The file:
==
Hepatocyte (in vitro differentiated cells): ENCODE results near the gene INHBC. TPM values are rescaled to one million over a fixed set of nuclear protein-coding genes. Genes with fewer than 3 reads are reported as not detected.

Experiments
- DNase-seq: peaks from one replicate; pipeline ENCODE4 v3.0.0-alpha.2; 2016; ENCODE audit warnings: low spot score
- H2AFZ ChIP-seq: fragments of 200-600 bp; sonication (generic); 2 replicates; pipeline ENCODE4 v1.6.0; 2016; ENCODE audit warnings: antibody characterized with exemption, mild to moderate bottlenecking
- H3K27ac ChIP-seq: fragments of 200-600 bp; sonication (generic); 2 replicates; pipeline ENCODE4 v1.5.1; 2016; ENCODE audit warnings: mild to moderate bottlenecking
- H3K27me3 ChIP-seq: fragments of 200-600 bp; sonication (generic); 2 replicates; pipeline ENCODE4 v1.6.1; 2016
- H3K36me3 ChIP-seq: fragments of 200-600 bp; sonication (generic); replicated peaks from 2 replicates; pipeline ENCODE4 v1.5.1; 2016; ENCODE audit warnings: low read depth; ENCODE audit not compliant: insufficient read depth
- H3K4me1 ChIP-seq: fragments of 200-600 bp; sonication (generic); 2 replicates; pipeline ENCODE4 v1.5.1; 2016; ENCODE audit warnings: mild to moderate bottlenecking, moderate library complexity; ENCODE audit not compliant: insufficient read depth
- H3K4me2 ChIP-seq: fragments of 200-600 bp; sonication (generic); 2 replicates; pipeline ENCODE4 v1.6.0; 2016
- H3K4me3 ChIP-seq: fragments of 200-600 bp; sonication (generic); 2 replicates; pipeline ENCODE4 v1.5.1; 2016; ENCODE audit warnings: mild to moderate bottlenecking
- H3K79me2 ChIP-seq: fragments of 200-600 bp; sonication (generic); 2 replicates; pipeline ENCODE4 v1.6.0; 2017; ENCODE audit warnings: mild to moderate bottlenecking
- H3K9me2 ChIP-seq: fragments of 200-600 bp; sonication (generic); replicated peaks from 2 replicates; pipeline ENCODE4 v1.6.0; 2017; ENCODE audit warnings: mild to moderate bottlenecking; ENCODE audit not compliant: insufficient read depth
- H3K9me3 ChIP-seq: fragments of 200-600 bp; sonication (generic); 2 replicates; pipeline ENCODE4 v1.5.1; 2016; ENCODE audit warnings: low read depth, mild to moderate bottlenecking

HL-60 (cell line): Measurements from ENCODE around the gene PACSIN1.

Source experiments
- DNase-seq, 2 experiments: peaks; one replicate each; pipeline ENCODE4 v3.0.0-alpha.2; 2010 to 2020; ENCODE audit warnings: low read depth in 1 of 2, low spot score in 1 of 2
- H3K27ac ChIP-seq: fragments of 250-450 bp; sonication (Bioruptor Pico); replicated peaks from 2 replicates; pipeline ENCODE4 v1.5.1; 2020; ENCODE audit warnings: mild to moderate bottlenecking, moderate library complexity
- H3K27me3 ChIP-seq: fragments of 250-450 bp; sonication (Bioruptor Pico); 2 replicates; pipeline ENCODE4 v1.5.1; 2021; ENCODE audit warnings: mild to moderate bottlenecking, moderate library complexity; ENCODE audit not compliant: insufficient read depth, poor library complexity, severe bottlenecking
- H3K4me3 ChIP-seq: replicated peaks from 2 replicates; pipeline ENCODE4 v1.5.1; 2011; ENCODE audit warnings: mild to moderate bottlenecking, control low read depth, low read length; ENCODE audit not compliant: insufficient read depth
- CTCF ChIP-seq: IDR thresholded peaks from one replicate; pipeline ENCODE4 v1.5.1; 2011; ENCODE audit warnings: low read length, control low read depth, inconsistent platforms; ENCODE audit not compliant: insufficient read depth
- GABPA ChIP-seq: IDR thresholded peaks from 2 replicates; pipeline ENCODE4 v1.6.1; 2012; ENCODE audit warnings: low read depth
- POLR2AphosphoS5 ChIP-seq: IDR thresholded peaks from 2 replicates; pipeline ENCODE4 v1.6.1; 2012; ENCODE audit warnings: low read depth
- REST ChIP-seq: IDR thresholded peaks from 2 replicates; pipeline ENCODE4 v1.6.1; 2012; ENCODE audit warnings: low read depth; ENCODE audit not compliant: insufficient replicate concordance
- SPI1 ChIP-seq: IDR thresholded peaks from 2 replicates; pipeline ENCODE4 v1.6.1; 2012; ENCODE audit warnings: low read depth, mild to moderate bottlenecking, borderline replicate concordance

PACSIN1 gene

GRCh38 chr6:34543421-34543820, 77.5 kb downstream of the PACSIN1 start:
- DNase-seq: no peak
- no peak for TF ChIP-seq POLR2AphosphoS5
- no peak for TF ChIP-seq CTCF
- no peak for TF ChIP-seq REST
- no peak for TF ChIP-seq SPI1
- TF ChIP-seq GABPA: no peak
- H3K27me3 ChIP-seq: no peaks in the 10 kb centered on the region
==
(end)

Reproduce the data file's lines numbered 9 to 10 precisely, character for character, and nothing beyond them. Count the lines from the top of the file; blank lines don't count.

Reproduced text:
- H3K4me2 ChIP-seq: fragments of 200-600 bp; sonication (generic); 2 replicates; pipeline ENCODE4 v1.6.0; 2016
- H3K4me3 ChIP-seq: fragments of 200-600 bp; sonication (generic); 2 replicates; pipeline ENCODE4 v1.5.1; 2016; ENCODE audit warnings: mild to moderate bottlenecking